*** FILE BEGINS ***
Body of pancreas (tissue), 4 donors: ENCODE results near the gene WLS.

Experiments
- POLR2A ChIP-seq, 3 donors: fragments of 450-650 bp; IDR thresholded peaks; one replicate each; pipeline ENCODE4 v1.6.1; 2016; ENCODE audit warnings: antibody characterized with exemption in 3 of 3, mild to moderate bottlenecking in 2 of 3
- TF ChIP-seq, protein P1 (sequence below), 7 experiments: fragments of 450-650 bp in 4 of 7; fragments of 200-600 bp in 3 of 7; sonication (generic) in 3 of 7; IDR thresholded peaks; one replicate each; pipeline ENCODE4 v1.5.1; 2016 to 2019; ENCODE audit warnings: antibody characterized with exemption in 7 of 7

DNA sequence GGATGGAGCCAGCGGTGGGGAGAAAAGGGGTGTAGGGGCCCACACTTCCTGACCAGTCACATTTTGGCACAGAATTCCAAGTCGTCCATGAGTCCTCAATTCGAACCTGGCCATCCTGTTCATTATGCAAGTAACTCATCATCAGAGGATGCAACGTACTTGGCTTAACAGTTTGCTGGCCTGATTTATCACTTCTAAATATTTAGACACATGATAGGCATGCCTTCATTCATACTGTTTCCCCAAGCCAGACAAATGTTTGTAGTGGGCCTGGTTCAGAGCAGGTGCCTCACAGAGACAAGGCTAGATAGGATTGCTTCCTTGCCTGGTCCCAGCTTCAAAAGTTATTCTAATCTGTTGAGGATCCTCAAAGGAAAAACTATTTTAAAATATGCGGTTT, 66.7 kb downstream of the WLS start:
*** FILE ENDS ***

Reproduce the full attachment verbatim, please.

Body of pancreas (tissue), 4 donors: ENCODE results near the gene WLS.

Experiments
- POLR2A ChIP-seq, 3 donors: fragments of 450-650 bp; IDR thresholded peaks; one replicate each; pipeline ENCODE4 v1.6.1; 2016; ENCODE audit warnings: antibody characterized with exemption in 3 of 3, mild to moderate bottlenecking in 2 of 3
- TF ChIP-seq, protein P1 (sequence below), 7 experiments: fragments of 450-650 bp in 4 of 7; fragments of 200-600 bp in 3 of 7; sonication (generic) in 3 of 7; IDR thresholded peaks; one replicate each; pipeline ENCODE4 v1.5.1; 2016 to 2019; ENCODE audit warnings: antibody characterized with exemption in 7 of 7

DNA sequence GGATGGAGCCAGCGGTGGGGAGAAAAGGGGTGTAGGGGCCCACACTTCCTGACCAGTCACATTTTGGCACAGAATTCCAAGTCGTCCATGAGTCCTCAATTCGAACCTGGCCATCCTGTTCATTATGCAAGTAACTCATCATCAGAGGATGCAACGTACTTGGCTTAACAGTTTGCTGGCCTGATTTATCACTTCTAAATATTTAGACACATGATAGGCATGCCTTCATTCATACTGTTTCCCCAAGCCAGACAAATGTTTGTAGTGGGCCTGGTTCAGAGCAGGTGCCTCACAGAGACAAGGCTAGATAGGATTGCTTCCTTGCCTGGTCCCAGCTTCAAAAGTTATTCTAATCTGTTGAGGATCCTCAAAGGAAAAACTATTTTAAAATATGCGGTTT, 66.7 kb downstream of the WLS start: